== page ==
Have you noticed the long lines around the motor vehicle buildings in your neighborhood? Should you be concerned?

In Columns by Hal PetersonLeave a Comment

The above photo was taken at the Motor Vehicle office on Fort Greene Place in Brooklyn a few days after the new Green Light Law went into effect allowing all New Yorkers (over the age of 16) to apply for a standard, non-federal license or learner’s permit regardless of their citizenship or legal status. A large green sign in the lobby reads:

“Obtain a driver’s license now.” “Keep our families together and our communities safe.”

I reside in an assisted living building overlooking the motor vehicle bureau in Garden City, New York. Overflow crowds gather early in the morning, young and old (bundled up in cold and rainy weather) seeking a driver’s license, that once approved, affords look-alike resident status.

A Christmas gift from our state legislators and our munificent governor.  Transactional legitimacy has been attained with one exception. Their   new license, as printed on the front in very small font size, cannot be “used for federal purposes.”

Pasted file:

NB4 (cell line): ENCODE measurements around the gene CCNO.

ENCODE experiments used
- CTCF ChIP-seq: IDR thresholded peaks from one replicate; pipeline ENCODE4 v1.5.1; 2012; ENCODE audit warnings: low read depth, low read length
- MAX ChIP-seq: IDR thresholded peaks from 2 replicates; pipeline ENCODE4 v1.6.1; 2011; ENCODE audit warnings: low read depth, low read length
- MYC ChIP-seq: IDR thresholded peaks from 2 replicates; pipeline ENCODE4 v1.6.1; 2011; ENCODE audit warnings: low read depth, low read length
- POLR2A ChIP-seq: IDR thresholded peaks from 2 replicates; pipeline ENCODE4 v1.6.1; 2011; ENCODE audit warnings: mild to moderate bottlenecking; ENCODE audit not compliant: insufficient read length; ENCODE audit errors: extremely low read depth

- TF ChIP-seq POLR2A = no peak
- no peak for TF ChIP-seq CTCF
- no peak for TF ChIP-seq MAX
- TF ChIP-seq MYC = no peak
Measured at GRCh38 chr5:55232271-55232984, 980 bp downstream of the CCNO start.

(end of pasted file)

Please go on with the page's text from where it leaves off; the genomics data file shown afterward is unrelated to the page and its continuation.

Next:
Should we be concerned? My answer is yes. According to a Newsday in a report issued on July 18, 2018, based on four Census surveys, “there are about 296,000 immigrants in Nassau and about 231,000 immigrants in Suffolk.” On the state level, 11 million are classified as “out of status, or living in the state illegally.

Obviously our representatives in Albany did not do their homework in dealing with the downstream dynamics of this intrusion. A foothold to support an underground economy has been established with little awareness of who these individuals are and their impact (licensed or not) on our schools, hospitals and other public services all provided at tax-payer expense.

Effective, fair and productive immigration policies are badly needed.    Is anyone in Washington, or for that Albany, up to that task? Probably not on my watch.        


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